U.S. 30-Year Mortgage Rates Slide to Record Low
U.S. mortgage rates fell to a record low, reducing borrowing costs for homebuyers as sales slump after the expiration of a government tax credit.
Rates for 30-year fixed loans declined to 4.69 percent in the week ended today from 4.75 percent, mortgage-finance company Freddie Mac said in a statement today. The previous record was 4.71 percent, set in the week ended Dec. 3. The average 15-year rate was 4.13 percent, McLean, Virginia-based Freddie Mac said.
“The overall level of real estate activity is low, but low mortgage rates will help in generating some growth,” George Mokrzan, senior economist at Huntington National Bank in Columbus, Ohio, said in a telephone interview. “It’s going to be off very low levels.”
Borrowing costs have tumbled in the past two months as concern that a debt crisis in Europe may spread boosted demand for the safety of bonds including mortgage-backed securities. The lower rates have failed to lift housing demand, which has tumbled since a tax credit for first-time and certain other buyers expired at the end of April.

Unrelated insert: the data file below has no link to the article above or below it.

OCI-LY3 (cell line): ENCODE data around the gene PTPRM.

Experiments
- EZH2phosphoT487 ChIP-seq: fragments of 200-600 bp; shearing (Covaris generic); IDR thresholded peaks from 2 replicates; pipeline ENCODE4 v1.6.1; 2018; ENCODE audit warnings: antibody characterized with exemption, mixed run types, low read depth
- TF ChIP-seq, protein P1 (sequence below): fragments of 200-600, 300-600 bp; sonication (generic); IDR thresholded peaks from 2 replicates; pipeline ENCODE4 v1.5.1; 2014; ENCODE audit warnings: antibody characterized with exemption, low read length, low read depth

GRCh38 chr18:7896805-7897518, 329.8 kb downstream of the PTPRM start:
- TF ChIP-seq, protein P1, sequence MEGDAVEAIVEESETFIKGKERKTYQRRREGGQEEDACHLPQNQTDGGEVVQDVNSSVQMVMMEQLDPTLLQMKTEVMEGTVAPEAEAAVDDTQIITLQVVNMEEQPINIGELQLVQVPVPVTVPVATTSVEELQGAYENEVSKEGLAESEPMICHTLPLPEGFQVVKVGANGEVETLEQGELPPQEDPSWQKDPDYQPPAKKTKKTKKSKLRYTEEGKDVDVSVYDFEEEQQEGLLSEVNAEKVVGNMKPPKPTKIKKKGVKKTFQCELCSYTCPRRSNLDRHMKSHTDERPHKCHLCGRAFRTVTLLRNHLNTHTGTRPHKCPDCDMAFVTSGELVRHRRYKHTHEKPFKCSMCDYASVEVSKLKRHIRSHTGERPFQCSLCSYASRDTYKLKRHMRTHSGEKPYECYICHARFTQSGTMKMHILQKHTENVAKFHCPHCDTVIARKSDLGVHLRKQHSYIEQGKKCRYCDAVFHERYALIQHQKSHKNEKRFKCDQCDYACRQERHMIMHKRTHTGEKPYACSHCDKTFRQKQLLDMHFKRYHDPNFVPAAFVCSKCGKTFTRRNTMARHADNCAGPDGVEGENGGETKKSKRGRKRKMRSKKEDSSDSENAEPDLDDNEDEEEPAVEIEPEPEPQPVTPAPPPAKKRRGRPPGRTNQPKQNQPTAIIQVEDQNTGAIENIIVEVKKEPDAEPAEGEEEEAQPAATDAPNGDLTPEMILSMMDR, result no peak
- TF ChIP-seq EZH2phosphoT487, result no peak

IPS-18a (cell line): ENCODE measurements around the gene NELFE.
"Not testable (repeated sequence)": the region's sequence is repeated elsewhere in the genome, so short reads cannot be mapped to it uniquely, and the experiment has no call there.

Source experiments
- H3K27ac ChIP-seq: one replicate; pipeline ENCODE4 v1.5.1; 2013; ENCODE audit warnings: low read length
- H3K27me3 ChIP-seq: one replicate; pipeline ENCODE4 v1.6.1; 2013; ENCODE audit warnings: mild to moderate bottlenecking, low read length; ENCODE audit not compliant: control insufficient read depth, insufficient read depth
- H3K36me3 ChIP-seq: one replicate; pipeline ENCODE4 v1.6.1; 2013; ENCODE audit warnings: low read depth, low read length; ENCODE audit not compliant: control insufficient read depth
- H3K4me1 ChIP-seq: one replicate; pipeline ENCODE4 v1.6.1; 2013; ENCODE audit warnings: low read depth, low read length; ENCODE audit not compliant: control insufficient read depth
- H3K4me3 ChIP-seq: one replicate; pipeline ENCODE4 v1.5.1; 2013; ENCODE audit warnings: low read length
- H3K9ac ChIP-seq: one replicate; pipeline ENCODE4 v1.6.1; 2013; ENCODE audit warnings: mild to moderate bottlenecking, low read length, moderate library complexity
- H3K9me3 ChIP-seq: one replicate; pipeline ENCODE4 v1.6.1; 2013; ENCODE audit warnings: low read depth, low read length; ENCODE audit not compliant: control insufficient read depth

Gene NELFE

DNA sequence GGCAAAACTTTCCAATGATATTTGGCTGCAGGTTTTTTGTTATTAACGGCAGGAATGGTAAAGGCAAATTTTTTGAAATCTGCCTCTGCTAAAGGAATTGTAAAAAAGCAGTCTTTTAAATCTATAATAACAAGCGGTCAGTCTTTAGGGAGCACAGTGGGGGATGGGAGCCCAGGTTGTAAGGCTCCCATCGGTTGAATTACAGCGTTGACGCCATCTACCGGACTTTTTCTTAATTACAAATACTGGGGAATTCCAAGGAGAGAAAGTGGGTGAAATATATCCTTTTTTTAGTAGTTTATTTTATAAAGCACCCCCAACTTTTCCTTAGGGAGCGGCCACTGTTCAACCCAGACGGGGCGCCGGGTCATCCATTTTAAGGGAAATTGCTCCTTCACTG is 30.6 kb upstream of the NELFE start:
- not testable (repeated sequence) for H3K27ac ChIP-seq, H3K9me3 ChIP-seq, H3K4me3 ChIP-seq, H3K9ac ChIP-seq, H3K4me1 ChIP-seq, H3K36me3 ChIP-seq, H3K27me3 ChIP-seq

The average price of $5.2 trillion of bonds guaranteed by government-supported Fannie Mae and Freddie Mac or federal agency Ginnie Mae climbed to 106.3 cents on the dollar yesterday, according to Bank of America Merrill Lynch’s Mortgage Master Index. That’s up from 104.2 cents on March 31, when the Federal Reserve ended its program purchasing $1.25 trillion of the debt.
High unemployment and the supply of foreclosed homes for sale are slowing the housing recovery. Foreclosures may reach 1.9 million this year after a record 2 million in 2009, according to Mark Zandi, chief economist at Moody’s Analytics Inc. in West Chester, Pennsylvania.
U.S. new home sales sank 33 percent to an annual pace of 300,000, the lowest level on record, in May, the Commerce Department said yesterday. Existing-home sales decreased 2.2 percent from April to a 5.66 million annual rate, National Association of Realtors data showed June 22.
The Mortgage Bankers Association’s index of mortgage applications fell 5.9 percent in the week ended June 18. The portion of refinancings slumped 7.3 percent. Applications to purchase a home declined 1.2 percent.